Such a great post. Nothing irritates me more than people who treat their dogs like their children. They are DOGS for pete's sake! We love them, but they are dogs, not people. We also treat ours as members of the pack and we have really good, well behaved dogs. My parents have a dog and it's like "late baby syndrome". He is terrible, but it isn't his fault, it's my folks fault. My sister has two dogs and they think they are children and the dogs' behavior reflects as such.

Chai Chai said...

What an excellent well written post. Dogs love to do what dogs do, and are rewarded by that fact.

Dogs love to serve their masters and are loyal to the pack. Goats on the other hand love to do what they shouldn't do and are loyal to mischief.

vrtlarica said...

I am impressed with how you are handling your dogs. It must have been a lot of work to get them to this point - a trained pack.
I think that you are so right about everything, as I have seen a lot of spoiled dogs that refuse to walk even, because they are used to being carried in a bag. But also I have seen a lot of dogs that are doing a great job of taking care of the sheep, cows...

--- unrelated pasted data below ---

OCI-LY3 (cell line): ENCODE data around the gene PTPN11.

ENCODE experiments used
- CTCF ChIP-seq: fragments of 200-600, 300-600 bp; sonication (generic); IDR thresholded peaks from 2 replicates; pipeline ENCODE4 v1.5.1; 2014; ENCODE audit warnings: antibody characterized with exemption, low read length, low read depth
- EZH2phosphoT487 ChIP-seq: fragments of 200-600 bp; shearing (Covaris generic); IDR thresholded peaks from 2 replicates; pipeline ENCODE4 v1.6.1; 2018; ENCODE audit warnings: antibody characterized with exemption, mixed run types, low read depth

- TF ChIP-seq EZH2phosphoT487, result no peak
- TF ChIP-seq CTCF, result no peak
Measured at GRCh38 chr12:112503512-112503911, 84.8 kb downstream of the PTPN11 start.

Mr. H. said...

You said that a tired dog is a good dog and to remember that a dog is an animal, a pack animal that looks at us as his/her pack...I couldn't agree more. Your two older dogs sound so wonderful...lucky you, lucky them. I love that first picture.:)

Ohiofarmgirl said...

GW - you are just right, it just doesnt work.. and then folks wonder why their dogs misbehave.

hi CC! dogs love a job well done for sure.. can you imagine if goats actually WANTED to do the right thing!??!

Vrt - good to see you! and glad you are back to blogging. I don't really consider it "work" but its a lot of effort. Its more teamwork than anything - and totally worth every second to have hard workin' farm dogs.

good morning Mr H! I do feel lucky! For lots of things, especially my online pals.
:-)